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Fine Pair of CHAPMAN Armorials

A fantastic example of Chinese export special order armorial porcelain made for the English market, these fine plates are from a service bearing the Arms of Chapman quarterly impaling Wood quarterly with Edmundson in pretence. These elaborate and flamboyantly rendered arms with their Latin motto fill the well of the plate within a gilded spearhead cavetto border, the rim decorated with an understated rendering of elegant flowering peony branches in bianco-sopra-bianco. Services such as these were de rigueur status symbols for the English nobility of the 18th century, advertising their wealth and connections. Discussed and illustrated in Howard’s Chinese Armorial Porcelain, vol. I, page 411. Measuring 9″ in diameter, and in very good condition. Circa 1740.

 

Rare Ker-Martin Bowl with the Symbol of Hope #6029 Sold

A wonderful example of a the very well-known Ker-Martin service, made for the English market to commemorate the marriage of William Ker to his first cousin Jane Martin around 1790. What has always made this service so interesting and attractive is its design and iconography centered with a large image of Hope with her anchor leaning upon a large shield which bears the families’ arms. The fantastic border design contains four cartouches representing the four quarters of the globe-Europe, Asia, America and Africa, an allusion perhaps to Britain’s extensive colonial and mercantile empire at the time. The 9″ diameter bowl is of molded and scalloped form, the rim with a line, and a piece out and restored, but otherwise good condition, especially the great decoration for which this service is so sought-after. Discussed in Howard’s Chinese Armorial Porcelain, Vol. I, page 694.  Ex-Elinor Gordon collection. Circa 1790-1800.

Yongzheng Dutch Armorial Plate #6017

An exquisite example of Chinese export porcelain made for the Dutch market, this very fine armorial plate is from a service created for a marriage between the  De Neufville and De Wolff families. It is centered with an elaborately painted double arms within a jewel-like diapered cavetto, the outer rim decorated with various Chinese ‘precious objects’ and floral motifs and centered at the top with a family crest. The two families were very wealthy Mennonite silk merchants.  Measuring 9″ in diameter, and with two very minor flakes and and a glaze line to the reverse, otherwise in very fine condition. Illustrated and discussed in Kroes’ Chinese Armorial Porcelain for the Dutch Market, page 126. Circa 1725-1730.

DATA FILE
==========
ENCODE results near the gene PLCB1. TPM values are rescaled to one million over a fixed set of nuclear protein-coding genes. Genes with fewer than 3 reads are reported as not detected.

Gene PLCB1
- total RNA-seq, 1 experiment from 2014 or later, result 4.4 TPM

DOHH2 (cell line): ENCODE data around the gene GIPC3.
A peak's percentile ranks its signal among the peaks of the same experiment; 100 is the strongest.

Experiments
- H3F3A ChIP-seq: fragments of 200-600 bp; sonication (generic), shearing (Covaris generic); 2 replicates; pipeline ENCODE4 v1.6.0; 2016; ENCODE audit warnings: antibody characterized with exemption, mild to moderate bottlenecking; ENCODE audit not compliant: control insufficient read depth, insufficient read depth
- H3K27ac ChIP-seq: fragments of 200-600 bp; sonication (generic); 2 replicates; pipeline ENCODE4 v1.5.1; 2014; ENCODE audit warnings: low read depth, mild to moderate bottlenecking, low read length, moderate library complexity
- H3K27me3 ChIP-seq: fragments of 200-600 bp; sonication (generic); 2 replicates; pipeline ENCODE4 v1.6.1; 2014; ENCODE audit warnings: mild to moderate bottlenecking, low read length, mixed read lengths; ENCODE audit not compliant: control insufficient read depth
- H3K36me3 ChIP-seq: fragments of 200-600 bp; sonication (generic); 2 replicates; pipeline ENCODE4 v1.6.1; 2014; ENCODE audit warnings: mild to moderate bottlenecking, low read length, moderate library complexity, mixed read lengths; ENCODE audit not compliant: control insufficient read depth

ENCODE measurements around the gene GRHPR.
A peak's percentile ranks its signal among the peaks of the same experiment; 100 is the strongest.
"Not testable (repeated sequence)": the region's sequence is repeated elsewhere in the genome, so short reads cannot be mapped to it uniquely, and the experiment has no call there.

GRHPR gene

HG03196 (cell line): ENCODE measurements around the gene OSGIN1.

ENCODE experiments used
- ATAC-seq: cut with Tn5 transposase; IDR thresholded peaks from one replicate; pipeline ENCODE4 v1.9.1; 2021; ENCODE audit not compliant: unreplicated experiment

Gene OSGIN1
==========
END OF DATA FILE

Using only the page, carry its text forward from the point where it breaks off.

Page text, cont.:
Fine Late Yongzheng Dutch Armorial #5072

A very handsome late Yongzheng/early Qianlong period Chinese export porcelain Dutch armorial dinner plate centered with the Arms of De Jonge, finely enameled and gilded, within a cavetto border and rim decoration of meticulously painted underglaze blue floral designs. Peony blossoms and butterflies are scattered about the rim on the reverse. The arms were borne by Cornelis de Jonge (1687-1743), a VOC official in Bengal, and also by his son Dr. Christian de Jonge (1730-1790). Measuring 9″ in diameter, and in good condition with the exception of a small rim line sealed. Circa 1735-1740. Illustrated in Kroes’ Chinese Armorial Porcelain for the Dutch Market, page 198.

Fine Hanbury Armorial Plate #4954

A very finely preserved Chinese export porcelain plate made for the English market, bearing the Arms of Hanbury in pretence with Comyn. John Hanbury, a Quaker, was known in London as the “Virginia Merchant” as he held vast tracts of lands in Maryland and Virginia, unfortunately, he also held the slaves that maintained these lands and sustained his fortune, earning him the animosity of his fellow Quakers. A very rich and impressive service for a “plain” Quaker, the large and dramatic arms centered on a plate edged with a finely detailed gilded grapevine border. Illustrated in Howard’s Chinese Armorial Porcelain, vol. I, page 235 . Excellent condition, measuring 9″ in diameter. Circa 1735.